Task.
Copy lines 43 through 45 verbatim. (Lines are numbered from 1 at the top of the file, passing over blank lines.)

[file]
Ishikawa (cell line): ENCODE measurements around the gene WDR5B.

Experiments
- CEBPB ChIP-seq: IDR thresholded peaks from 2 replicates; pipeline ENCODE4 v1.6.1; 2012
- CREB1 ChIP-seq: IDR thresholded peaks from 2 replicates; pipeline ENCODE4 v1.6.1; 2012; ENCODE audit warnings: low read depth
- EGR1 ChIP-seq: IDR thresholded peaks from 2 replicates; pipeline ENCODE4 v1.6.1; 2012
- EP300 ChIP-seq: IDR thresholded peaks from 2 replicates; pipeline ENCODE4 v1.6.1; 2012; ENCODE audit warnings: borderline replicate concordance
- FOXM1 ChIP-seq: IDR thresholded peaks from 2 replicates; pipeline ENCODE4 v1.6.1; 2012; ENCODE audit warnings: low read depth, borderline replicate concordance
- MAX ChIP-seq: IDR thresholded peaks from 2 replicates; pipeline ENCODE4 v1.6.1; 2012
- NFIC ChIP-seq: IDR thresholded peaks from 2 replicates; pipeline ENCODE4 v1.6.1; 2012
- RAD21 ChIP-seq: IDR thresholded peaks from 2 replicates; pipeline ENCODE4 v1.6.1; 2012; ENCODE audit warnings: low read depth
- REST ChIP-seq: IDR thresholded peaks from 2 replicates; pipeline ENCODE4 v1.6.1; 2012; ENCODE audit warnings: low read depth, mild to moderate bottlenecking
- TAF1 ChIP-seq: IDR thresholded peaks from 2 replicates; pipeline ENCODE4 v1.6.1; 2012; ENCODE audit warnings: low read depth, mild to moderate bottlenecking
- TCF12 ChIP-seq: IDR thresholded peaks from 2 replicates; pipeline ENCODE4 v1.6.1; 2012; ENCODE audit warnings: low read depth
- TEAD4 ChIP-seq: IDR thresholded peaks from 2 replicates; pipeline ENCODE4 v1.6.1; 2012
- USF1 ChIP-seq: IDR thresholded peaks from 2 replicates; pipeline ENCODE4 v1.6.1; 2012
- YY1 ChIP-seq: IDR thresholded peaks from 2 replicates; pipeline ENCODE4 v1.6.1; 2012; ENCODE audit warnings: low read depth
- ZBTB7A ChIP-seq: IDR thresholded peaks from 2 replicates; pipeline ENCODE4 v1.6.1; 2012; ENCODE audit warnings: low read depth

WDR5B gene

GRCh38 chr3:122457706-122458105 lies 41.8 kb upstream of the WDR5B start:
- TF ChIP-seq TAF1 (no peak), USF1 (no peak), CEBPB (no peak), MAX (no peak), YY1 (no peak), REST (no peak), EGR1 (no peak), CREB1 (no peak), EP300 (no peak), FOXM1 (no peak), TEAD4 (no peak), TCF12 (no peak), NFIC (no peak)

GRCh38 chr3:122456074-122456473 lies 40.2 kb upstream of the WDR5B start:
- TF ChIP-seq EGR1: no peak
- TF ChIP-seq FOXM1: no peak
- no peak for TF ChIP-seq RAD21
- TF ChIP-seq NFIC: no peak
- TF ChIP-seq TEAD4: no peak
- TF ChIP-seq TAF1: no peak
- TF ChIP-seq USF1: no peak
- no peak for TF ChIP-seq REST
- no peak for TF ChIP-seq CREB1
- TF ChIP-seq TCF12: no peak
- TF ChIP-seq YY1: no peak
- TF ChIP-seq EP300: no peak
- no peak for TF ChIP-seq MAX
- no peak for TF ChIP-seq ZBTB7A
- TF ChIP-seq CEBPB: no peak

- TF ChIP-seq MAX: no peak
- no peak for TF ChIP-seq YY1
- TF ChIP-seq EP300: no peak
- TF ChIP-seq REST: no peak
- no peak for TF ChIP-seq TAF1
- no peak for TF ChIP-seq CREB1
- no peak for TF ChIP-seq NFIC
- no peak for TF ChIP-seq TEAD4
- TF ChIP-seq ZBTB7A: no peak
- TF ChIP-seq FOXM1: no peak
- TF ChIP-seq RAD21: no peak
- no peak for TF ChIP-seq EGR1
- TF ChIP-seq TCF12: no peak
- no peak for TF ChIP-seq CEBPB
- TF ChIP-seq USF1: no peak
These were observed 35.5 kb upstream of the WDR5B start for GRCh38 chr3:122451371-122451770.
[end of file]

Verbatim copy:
- no peak for TF ChIP-seq NFIC
- no peak for TF ChIP-seq TEAD4
- TF ChIP-seq ZBTB7A: no peak